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Here’s why I’d buy the dip in the easyJet share price

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The low-cost airline has come a long way in the past year, but the easyJet (LSE: EZJ) share price has dipped today. Its share price is down almost 3% as I write, on poor results. 

Expectedly dismal results

Its revenues declined by 90% for the six months ending March 31, compared to the same period last year. Its loss increased by more than 3.5 times to £701m, in line with expectations.

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That the company was expecting a big loss is hardly surprising. Vaccines were developed only in November, which was already one month into the six months in question. And it took still longer for the vaccination rollout to kick off. 

So, the pandemic was still very much raging in the period for which the results have been reported. Further, easyJet’s biggest market, the UK, was in lockdown for much of the time. 

This has, of course, shown up in low travel numbers. An 89.4% drop was seen in passenger numbers and capacity decreased by 85%.

As I looked at the numbers, the question I found myself asking was: why is the easyJet share price reacting this way if the results were expected? I think one reason for this is its weak outlook. 

The low-cost airline expects to fly only 15% of capacity in the third quarter. This is after the lockdown is slated to completely lift in the UK. It also indicates that summer travel will be muted, despite much progress with vaccinations. It has also provided no guidance for the current financial year. 

Not as bad as it looks

These numbers look dismal, I know. But I am actually quite bullish on easyJet. In fact, I even bought its shares last year. And purely from my own example, I can say that it has been a rewarding experience. The airline’s share price has almost doubled since the same time last year. 

But the question now is if easyJet can continue to make gains. 

I think it is possible. Its share price is still way below its pre-pandemic highs. This is true for many travel stocks whose future is still far more uncertain than other reopening stocks like retailers or even pubs.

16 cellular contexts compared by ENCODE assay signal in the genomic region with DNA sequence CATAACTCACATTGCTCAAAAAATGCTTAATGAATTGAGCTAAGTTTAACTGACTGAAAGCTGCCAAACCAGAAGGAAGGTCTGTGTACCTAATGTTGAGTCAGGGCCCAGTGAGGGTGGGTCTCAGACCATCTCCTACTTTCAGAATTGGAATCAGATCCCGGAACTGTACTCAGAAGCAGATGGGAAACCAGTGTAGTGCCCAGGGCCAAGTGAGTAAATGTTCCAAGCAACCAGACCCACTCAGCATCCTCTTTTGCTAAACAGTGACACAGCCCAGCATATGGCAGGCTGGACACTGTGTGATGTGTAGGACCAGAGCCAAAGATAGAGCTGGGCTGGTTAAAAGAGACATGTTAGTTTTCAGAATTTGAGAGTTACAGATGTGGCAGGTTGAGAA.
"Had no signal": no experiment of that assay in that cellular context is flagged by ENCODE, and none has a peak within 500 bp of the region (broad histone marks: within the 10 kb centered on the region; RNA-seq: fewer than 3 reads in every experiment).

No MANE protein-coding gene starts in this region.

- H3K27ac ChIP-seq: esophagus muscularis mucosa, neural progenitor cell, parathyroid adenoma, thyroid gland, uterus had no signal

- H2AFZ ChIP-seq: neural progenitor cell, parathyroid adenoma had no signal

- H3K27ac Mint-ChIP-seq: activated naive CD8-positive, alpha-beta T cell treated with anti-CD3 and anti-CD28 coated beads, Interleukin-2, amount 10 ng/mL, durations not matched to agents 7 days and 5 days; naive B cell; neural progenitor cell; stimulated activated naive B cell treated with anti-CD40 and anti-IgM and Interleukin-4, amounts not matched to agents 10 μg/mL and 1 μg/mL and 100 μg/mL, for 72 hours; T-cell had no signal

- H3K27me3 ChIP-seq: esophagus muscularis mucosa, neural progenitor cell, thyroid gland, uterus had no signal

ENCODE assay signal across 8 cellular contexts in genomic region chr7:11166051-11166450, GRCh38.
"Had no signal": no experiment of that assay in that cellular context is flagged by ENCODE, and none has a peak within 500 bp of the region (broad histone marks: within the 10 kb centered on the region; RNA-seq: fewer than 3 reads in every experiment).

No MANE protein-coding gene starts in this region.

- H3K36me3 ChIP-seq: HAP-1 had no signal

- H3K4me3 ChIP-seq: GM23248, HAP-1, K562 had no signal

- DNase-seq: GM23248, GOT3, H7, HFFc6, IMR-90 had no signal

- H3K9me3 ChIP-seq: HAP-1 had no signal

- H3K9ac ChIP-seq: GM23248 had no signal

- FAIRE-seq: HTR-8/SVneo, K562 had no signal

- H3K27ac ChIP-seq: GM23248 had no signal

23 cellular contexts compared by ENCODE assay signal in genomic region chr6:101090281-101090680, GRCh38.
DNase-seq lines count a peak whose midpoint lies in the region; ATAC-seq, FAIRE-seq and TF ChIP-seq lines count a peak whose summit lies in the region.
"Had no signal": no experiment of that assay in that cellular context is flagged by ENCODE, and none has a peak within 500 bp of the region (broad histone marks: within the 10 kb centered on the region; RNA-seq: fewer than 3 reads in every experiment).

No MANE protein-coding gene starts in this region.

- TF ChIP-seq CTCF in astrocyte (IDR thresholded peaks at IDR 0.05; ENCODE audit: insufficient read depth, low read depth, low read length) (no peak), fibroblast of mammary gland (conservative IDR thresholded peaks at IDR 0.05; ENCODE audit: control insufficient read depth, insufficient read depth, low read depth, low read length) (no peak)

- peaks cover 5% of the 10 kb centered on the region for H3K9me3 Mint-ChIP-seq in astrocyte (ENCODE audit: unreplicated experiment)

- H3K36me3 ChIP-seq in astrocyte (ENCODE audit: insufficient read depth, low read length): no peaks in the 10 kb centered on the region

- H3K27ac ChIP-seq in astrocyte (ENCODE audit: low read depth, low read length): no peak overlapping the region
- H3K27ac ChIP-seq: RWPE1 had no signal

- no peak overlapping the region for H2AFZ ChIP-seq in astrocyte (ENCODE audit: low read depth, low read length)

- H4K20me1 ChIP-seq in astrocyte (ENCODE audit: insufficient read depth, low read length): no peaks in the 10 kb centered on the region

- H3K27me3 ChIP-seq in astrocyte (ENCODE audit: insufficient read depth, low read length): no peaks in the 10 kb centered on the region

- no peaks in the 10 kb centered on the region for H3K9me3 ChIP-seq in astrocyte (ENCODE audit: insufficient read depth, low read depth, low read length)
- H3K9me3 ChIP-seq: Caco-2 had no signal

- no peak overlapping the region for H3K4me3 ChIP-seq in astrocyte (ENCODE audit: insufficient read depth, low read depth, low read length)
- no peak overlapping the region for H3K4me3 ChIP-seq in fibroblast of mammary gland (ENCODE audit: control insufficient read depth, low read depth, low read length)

But it would be fair to say that the extent of uncertainty is declining. Even though new variants are bringing in fresh threats, large-scale vaccinations have reduced the severity of the pandemic. So, if anything, I am optimistic about easyJet’s future. 

My takeaway for the easyJet share price

There can be some wobbles along the way as long as coronavirus is still around. But in the overall scheme of things, I reckon the airline will do better. The company notes that it is “the largest operator to Green list countries”. Further, it is ready to ramp up flying in the summer as European governments ease travel restrictions. It can operate up to 90% of its capacity if demand increases. This suggests that it is probably conservative in its outlook right now. Things may turn out better than it suggests in its latest release.

easyJet is still a buy for me. 

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Manika Premsingh owns shares of easyJet. The Motley Fool UK has no position in any of the shares mentioned. Views expressed on the companies mentioned in this article are those of the writer and therefore may differ from the official recommendations we make in our subscription services such as Share Advisor, Hidden Winners and Pro. Here at The Motley Fool we believe that considering a diverse range of insights makes us better investors.

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